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What Kind Of Shareholders Own CV Check Ltd (ASX:CV1)?

Simply Wall St

A look at the shareholders of CV Check Ltd (ASX:CV1) can tell us which group is most powerful. Generally speaking, as a company grows, institutions will increase their ownership. Conversely, insiders often decrease their ownership over time. Warren Buffett said that he likes 'a business with enduring competitive advantages that is run by able and owner-oriented people'. So it's nice to see some insider ownership, because it may suggest that management is owner-oriented.

With a market capitalization of AU$42m, CV Check is a small cap stock, so it might not be well known by many institutional investors. Our analysis of the ownership of the company, below, shows that institutional investors have not yet purchased much of the company. We can zoom in on the different ownership groups, to learn more about CV1.

Check out our latest analysis for CV Check

ASX:CV1 Ownership Summary, November 13th 2019

What Does The Lack Of Institutional Ownership Tell Us About CV Check?

Institutional investors often avoid companies that are too small, too illiquid or too risky for their tastes. But it's unusual to see larger companies without any institutional investors.

There are many reasons why a company might not have any institutions on the share registry. It may be hard for institutions to buy large amounts of shares, if liquidity (the amount of shares traded each day) is low. If the company has not needed to raise capital, institutions might lack the opportunity to build a position. It is also possible that fund managers don't own the stock because they aren't convinced it will perform well. CV Check might not have the sort of past performance institutions are looking for, or perhaps they simply have not studied the business closely.

ASX:CV1 Income Statement, November 13th 2019

CV Check is not owned by hedge funds. As far I can tell there isn't analyst coverage of the company, so it is probably flying under the radar.

Insider Ownership Of CV Check

The definition of company insiders can be subjective, and does vary between jurisdictions. Our data reflects individual insiders, capturing board members at the very least. Management ultimately answers to the board. However, it is not uncommon for managers to be executive board members, especially if they are a founder or the CEO.

Insider ownership is positive when it signals leadership are thinking like the true owners of the company. However, high insider ownership can also give immense power to a small group within the company. This can be negative in some circumstances.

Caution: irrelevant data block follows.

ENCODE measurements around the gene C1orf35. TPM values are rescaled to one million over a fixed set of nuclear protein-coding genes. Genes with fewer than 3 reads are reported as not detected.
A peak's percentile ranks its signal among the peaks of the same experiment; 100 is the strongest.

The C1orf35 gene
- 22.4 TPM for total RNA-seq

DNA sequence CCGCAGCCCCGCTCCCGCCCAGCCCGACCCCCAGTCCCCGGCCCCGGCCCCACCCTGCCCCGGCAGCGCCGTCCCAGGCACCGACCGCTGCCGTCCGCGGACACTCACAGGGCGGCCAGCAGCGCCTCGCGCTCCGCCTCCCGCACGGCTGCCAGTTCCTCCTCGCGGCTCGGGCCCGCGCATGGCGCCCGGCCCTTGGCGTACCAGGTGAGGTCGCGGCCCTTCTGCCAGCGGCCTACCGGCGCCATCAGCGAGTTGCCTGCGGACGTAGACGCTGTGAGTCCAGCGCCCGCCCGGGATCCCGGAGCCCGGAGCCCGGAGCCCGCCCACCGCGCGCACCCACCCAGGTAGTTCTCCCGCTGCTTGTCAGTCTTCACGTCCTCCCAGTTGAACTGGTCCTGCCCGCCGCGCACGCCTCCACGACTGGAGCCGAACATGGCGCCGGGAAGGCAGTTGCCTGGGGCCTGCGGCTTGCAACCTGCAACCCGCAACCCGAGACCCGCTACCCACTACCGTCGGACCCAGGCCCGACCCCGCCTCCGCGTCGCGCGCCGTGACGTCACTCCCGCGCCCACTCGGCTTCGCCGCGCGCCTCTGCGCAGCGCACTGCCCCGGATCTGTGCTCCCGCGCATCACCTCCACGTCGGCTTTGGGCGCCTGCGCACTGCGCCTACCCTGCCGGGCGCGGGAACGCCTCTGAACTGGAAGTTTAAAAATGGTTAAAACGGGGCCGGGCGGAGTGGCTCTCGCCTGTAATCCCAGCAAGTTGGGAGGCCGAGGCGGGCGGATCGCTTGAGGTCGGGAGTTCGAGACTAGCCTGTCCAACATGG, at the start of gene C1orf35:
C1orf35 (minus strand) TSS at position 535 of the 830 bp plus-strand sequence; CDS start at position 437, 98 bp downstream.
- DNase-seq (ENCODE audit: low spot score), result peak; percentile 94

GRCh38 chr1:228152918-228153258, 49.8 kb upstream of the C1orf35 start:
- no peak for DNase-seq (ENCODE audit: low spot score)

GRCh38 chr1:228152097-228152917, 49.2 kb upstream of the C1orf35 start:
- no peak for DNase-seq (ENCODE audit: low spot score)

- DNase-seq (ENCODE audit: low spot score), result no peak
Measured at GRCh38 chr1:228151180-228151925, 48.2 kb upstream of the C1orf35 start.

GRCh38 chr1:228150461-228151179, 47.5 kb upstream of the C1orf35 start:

Our information suggests that insiders maintain a significant holding in CV Check Ltd. Insiders have a AU$15m stake in this AU$42m business. I would say this shows alignment with shareholders, but it is worth noting that the company is still quite small; some insiders may have founded the business. You can click here to see if those insiders have been buying or selling.

General Public Ownership

The general public -- mostly retail investors -- own 58% of CV Check. This level of ownership gives retail investors the power to sway key policy decisions such as board composition, executive compensation, and the dividend payout ratio.

Private Company Ownership

Our data indicates that Private Companies hold 5.4%, of the company's shares. Private companies may be related parties. Sometimes insiders have an interest in a public company through a holding in a private company, rather than in their own capacity as an individual. While it's hard to draw any broad stroke conclusions, it is worth noting as an area for further research.

Next Steps:

It's always worth thinking about the different groups who own shares in a company. But to understand CV Check better, we need to consider many other factors.

Many find it useful to take an in depth look at how a company has performed in the past. You can access this detailed graph of past earnings, revenue and cash flow.

Of course this may not be the best stock to buy. Therefore, you may wish to see our free collection of interesting prospects boasting favorable financials.

NB: Figures in this article are calculated using data from the last twelve months, which refer to the 12-month period ending on the last date of the month the financial statement is dated. This may not be consistent with full year annual report figures.

We aim to bring you long-term focused research analysis driven by fundamental data. Note that our analysis may not factor in the latest price-sensitive company announcements or qualitative material.

If you spot an error that warrants correction, please contact the editor at editorial-team@simplywallst.com. This article by Simply Wall St is general in nature. It does not constitute a recommendation to buy or sell any stock, and does not take account of your objectives, or your financial situation. Simply Wall St has no position in the stocks mentioned. Thank you for reading.